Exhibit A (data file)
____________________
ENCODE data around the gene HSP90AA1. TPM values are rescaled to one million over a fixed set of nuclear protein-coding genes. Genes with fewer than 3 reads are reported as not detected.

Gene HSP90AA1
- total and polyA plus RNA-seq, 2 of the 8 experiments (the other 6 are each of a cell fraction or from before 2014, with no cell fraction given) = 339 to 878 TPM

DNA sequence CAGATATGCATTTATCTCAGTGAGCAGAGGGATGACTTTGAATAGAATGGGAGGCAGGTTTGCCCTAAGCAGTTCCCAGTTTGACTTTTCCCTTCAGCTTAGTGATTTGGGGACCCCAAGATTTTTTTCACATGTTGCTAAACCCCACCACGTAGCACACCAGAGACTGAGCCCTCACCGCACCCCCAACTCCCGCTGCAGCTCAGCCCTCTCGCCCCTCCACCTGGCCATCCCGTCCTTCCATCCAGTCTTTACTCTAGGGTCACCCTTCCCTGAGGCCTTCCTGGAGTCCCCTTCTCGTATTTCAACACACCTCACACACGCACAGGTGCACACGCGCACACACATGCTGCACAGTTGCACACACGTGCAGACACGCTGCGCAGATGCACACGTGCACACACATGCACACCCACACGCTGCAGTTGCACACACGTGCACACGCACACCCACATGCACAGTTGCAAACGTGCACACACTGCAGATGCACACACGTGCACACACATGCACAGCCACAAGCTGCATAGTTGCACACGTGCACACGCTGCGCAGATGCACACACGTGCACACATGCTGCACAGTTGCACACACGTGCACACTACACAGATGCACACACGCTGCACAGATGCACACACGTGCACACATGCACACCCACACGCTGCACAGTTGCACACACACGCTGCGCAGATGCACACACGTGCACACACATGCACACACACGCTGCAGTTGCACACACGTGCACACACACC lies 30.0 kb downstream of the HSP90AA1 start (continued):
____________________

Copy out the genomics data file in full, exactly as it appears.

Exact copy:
ENCODE data around the gene HSP90AA1. TPM values are rescaled to one million over a fixed set of nuclear protein-coding genes. Genes with fewer than 3 reads are reported as not detected.

Gene HSP90AA1
- total and polyA plus RNA-seq, 2 of the 8 experiments (the other 6 are each of a cell fraction or from before 2014, with no cell fraction given) = 339 to 878 TPM

DNA sequence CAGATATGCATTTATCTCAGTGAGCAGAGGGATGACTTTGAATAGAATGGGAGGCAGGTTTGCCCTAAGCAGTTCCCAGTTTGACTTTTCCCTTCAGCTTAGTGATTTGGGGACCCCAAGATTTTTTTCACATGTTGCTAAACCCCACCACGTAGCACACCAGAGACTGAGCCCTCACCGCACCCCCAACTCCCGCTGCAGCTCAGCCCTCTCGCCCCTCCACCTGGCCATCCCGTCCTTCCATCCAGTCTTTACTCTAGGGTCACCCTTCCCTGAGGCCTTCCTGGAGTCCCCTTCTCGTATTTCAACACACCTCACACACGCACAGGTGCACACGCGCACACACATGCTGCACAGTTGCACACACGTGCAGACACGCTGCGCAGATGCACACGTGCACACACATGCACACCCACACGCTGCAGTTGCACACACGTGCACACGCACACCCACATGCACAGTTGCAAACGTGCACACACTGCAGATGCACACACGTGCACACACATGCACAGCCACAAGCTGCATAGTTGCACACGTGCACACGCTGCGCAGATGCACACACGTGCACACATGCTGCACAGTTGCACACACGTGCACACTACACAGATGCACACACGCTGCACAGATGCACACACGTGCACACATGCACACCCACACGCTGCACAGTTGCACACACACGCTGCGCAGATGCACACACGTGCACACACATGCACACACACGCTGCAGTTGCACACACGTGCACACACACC lies 30.0 kb downstream of the HSP90AA1 start (continued):